LeBeau shootout

Farm Forum

When the waters of the big dam at Pierre called Oahe recede, remnants of the old cow town of LeBeau peek out on the shoreline, reminders of a cattle town that a gunfight killed.

LeBeau was established by Antoine LeBeau in 1875. He put it on the east side of the Missouri River in what is now Walworth County. It was a fur trading post.

But it was perfectly sited to become a cow town, too.

Because by 1904 the government had opened the Cheyenne River and Standing Rock Reservations for cattle grazing across the river from LeBeau. Cows grew fat and cowboys flocked to the area for herding jobs.

LeBeau’s future seemed secure. By 1906, a rail line was laid and a rattling train arrived periodically to haul cattle off to eastern markets.

The town’s buildings by then were heated by steam. LeBeau had a hotel, banks, cafes, general stores, doctors and a couple of churches. It had several hundred souls, and I suppose a few heels, too, as have most towns even today.

Big cattle rancher Murdo McKenzie had plans to live there where he would manage his holdings in the Matador Cattle Company. LeBeau was a sure-fire up and comer.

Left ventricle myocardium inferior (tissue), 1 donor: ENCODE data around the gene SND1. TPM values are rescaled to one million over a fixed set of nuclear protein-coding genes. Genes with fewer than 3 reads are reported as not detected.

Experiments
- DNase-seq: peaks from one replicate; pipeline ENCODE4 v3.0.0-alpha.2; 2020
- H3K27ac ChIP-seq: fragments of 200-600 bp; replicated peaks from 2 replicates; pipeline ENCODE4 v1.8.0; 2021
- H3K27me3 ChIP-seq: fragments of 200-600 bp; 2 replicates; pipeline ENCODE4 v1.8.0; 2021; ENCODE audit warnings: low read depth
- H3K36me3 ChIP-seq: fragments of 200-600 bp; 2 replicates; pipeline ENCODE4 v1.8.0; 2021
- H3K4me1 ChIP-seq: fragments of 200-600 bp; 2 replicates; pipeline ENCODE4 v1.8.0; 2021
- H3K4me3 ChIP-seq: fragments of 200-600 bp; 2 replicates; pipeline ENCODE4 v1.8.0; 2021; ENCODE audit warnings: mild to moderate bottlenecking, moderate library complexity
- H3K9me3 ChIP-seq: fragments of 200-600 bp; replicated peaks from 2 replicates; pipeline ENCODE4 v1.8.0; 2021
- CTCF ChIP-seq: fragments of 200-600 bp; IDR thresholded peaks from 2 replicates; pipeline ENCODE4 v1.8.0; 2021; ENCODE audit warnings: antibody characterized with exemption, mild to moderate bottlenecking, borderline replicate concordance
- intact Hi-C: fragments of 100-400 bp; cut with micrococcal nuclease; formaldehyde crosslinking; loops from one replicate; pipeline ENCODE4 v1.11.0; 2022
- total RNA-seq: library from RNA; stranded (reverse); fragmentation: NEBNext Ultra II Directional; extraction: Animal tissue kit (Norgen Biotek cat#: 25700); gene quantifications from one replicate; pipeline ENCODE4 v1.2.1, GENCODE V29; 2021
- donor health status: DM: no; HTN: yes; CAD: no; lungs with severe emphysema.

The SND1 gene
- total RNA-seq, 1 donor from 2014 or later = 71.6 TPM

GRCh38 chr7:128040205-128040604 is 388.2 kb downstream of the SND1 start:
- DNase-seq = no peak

But the rich rancher’s son, Dode, had grown up to be a spoiled brat who lived a wild life that money can often bring.

On a cold December early morning in 1909, after a night of drinking, smart alec Dode got into an argument with the bartender in Phil DuFran’s Angel Bar.

Dode walked across the street to a hardware store and bought a hefty .45 caliber pistol. He headed back into the bar, gun in hand. The bartender saw him coming and shot him dead with his .44.

This naturally didn’t set well with Dode’s doting father Murdo, who after the incident, came to dislike LeBeau about as much as he liked week old fried eggs.

To bring the town to its knees, he changed his cattle shipping point. That spelled the beginning of the end for LeBeau.

Incidentally, the .44 pistol the bartender employed to gun down Dode McKenzie can still be seen in the Walworth County Courthouse in Selby.

But today, seeing anything else of what’s left of LeBeau depends on the Oahe Dam’s water level.

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